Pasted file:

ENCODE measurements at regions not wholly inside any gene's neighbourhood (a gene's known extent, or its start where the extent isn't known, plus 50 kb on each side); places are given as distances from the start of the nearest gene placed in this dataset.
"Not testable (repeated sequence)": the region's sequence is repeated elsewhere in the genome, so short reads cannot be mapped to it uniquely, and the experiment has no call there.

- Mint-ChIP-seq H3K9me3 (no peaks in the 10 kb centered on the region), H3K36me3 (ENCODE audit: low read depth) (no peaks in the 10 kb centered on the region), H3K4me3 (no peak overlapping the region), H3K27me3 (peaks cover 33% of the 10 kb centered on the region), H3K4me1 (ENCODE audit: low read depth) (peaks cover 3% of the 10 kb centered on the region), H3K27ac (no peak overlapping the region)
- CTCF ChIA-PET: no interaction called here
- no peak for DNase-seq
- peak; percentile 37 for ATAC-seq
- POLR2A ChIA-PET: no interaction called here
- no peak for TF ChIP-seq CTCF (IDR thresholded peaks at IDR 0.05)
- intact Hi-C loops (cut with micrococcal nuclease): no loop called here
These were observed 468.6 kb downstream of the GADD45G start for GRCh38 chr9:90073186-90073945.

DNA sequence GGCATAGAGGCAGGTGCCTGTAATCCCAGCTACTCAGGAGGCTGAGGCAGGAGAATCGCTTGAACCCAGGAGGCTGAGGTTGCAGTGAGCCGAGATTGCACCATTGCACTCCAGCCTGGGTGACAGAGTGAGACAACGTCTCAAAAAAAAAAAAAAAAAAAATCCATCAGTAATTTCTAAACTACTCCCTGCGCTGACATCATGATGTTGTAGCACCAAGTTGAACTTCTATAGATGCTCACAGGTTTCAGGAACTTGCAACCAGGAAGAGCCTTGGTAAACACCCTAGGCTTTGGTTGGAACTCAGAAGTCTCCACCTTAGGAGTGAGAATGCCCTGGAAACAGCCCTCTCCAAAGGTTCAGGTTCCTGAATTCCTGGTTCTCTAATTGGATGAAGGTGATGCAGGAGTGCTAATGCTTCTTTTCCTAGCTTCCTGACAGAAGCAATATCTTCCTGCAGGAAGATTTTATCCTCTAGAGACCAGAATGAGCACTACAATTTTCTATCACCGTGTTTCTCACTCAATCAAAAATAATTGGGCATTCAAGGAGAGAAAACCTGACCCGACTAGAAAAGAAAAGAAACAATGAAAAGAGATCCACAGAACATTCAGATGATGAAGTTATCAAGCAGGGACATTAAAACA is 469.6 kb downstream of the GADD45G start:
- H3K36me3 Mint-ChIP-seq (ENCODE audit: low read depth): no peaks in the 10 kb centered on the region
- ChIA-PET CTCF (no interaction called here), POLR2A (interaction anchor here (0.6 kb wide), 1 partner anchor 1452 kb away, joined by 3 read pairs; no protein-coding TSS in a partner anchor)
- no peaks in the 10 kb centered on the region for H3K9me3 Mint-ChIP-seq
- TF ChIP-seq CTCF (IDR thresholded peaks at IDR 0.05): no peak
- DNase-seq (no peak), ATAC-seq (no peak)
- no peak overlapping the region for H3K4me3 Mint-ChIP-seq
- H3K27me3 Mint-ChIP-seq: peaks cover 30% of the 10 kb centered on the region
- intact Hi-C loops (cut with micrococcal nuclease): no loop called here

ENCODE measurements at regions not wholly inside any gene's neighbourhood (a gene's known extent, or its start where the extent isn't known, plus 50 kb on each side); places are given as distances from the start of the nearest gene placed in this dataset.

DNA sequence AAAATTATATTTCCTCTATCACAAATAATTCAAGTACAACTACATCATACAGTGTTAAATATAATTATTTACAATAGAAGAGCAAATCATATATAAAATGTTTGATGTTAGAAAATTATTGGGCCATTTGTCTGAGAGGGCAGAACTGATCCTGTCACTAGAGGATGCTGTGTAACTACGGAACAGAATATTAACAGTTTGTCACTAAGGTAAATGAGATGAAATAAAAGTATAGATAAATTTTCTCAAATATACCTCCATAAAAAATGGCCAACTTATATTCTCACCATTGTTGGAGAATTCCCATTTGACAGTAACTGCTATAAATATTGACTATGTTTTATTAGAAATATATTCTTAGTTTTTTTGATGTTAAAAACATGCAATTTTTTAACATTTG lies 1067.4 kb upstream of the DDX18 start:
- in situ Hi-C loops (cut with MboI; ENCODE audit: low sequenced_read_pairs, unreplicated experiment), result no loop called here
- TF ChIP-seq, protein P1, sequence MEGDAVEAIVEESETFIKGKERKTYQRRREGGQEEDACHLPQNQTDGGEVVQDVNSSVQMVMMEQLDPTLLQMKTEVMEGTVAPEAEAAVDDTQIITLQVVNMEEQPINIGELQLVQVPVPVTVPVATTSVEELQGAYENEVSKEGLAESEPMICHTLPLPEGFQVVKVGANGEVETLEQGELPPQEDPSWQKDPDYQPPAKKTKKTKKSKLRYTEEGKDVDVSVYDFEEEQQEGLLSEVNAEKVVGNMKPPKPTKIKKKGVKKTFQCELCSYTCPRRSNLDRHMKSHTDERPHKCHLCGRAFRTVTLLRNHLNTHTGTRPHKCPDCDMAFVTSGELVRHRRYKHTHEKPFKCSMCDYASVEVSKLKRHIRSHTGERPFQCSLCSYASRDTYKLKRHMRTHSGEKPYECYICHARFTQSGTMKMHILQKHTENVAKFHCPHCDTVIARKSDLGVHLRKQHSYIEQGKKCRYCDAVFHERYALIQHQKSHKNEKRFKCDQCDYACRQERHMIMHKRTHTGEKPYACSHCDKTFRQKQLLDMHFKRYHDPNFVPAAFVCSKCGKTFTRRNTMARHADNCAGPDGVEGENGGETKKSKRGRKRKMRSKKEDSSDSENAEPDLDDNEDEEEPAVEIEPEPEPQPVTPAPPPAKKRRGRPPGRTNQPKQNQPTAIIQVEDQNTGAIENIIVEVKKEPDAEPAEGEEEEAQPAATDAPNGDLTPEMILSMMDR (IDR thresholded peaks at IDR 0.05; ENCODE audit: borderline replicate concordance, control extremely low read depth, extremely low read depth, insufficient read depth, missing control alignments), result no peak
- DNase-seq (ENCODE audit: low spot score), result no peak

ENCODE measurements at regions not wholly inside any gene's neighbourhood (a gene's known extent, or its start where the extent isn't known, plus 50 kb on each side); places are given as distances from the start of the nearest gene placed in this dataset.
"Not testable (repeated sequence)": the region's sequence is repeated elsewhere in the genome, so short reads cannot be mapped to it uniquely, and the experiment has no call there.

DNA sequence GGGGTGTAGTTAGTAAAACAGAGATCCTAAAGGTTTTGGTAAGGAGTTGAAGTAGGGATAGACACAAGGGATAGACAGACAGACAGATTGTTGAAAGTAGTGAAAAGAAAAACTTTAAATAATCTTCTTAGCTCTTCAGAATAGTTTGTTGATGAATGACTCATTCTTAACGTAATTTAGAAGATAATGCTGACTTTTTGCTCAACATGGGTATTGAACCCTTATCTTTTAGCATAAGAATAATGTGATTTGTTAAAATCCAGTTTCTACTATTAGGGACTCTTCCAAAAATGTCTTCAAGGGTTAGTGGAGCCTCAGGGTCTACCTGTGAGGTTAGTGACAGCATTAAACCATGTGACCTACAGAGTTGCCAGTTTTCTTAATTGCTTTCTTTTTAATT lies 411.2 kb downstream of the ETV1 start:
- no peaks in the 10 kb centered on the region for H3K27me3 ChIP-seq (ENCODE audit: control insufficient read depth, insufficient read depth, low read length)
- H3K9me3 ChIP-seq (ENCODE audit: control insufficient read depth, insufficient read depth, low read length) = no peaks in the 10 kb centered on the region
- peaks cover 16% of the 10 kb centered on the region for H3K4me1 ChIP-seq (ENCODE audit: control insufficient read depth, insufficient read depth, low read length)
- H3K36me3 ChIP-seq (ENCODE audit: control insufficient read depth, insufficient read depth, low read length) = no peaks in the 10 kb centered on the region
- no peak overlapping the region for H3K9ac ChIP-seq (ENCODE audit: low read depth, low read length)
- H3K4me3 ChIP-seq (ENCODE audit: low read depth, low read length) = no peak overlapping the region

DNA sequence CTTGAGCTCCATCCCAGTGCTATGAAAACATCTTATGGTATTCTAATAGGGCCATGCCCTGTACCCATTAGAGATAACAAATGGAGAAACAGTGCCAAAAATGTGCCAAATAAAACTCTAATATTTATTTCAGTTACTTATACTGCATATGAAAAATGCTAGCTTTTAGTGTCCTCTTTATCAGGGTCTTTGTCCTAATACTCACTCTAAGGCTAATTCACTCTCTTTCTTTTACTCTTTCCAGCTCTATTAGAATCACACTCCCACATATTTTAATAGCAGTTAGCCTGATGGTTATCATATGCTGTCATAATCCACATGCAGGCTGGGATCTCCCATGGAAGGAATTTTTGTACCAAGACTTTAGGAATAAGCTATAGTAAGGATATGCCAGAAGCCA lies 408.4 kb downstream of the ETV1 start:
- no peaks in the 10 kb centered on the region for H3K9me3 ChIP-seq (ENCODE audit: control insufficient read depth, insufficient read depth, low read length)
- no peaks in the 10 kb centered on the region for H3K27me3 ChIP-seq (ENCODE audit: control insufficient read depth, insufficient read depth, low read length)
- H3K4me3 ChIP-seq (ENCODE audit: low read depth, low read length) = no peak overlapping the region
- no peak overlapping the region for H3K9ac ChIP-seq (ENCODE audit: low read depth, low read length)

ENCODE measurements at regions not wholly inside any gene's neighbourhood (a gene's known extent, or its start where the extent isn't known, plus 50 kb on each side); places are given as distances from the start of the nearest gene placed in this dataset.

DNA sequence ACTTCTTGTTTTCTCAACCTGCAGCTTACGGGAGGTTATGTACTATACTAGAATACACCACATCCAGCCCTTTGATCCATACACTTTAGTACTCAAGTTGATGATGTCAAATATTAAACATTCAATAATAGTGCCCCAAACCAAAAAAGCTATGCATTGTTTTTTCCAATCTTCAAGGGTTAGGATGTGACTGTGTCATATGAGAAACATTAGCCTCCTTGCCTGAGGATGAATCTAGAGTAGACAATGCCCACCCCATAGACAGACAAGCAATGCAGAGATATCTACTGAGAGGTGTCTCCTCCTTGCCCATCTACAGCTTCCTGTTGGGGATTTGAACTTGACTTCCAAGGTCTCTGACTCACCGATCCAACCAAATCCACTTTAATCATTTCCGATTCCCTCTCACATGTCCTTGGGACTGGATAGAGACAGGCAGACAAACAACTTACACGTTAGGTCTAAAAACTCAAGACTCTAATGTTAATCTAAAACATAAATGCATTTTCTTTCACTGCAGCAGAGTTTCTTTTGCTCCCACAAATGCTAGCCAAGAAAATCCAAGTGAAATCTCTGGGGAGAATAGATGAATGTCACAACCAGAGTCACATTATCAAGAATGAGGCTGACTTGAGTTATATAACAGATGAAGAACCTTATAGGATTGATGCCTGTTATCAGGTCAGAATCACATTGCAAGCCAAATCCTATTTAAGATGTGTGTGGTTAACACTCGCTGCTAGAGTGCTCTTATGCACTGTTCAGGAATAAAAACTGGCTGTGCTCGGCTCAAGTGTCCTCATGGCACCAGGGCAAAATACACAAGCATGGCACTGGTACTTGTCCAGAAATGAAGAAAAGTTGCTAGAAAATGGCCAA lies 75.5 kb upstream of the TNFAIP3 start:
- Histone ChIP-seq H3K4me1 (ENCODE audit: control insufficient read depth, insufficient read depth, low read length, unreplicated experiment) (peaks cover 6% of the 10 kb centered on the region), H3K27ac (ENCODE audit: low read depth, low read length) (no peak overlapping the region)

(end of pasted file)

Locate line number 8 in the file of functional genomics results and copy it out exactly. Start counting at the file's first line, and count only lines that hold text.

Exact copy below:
- no peak for TF ChIP-seq CTCF (IDR thresholded peaks at IDR 0.05)